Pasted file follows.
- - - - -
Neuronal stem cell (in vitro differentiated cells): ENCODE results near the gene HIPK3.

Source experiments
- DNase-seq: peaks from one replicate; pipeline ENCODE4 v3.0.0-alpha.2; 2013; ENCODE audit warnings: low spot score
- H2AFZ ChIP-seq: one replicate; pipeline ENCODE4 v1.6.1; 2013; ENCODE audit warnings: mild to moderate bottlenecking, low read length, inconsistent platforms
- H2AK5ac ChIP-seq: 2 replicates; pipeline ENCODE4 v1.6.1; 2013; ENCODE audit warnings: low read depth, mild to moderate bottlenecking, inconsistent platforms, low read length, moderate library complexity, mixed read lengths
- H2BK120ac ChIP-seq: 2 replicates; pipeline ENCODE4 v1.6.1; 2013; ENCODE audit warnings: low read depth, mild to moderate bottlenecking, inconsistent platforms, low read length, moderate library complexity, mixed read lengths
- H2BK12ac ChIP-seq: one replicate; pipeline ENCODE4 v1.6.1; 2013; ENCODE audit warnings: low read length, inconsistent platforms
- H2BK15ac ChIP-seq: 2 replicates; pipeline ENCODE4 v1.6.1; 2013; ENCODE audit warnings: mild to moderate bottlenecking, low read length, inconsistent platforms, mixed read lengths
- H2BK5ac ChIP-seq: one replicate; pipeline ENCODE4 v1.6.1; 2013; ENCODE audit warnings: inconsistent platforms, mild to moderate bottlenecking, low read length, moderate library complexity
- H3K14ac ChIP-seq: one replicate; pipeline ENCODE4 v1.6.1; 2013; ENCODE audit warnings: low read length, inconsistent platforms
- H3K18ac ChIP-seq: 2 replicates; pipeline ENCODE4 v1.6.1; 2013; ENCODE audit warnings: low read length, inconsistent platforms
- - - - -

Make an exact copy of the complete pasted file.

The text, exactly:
Neuronal stem cell (in vitro differentiated cells): ENCODE results near the gene HIPK3.

Source experiments
- DNase-seq: peaks from one replicate; pipeline ENCODE4 v3.0.0-alpha.2; 2013; ENCODE audit warnings: low spot score
- H2AFZ ChIP-seq: one replicate; pipeline ENCODE4 v1.6.1; 2013; ENCODE audit warnings: mild to moderate bottlenecking, low read length, inconsistent platforms
- H2AK5ac ChIP-seq: 2 replicates; pipeline ENCODE4 v1.6.1; 2013; ENCODE audit warnings: low read depth, mild to moderate bottlenecking, inconsistent platforms, low read length, moderate library complexity, mixed read lengths
- H2BK120ac ChIP-seq: 2 replicates; pipeline ENCODE4 v1.6.1; 2013; ENCODE audit warnings: low read depth, mild to moderate bottlenecking, inconsistent platforms, low read length, moderate library complexity, mixed read lengths
- H2BK12ac ChIP-seq: one replicate; pipeline ENCODE4 v1.6.1; 2013; ENCODE audit warnings: low read length, inconsistent platforms
- H2BK15ac ChIP-seq: 2 replicates; pipeline ENCODE4 v1.6.1; 2013; ENCODE audit warnings: mild to moderate bottlenecking, low read length, inconsistent platforms, mixed read lengths
- H2BK5ac ChIP-seq: one replicate; pipeline ENCODE4 v1.6.1; 2013; ENCODE audit warnings: inconsistent platforms, mild to moderate bottlenecking, low read length, moderate library complexity
- H3K14ac ChIP-seq: one replicate; pipeline ENCODE4 v1.6.1; 2013; ENCODE audit warnings: low read length, inconsistent platforms
- H3K18ac ChIP-seq: 2 replicates; pipeline ENCODE4 v1.6.1; 2013; ENCODE audit warnings: low read length, inconsistent platforms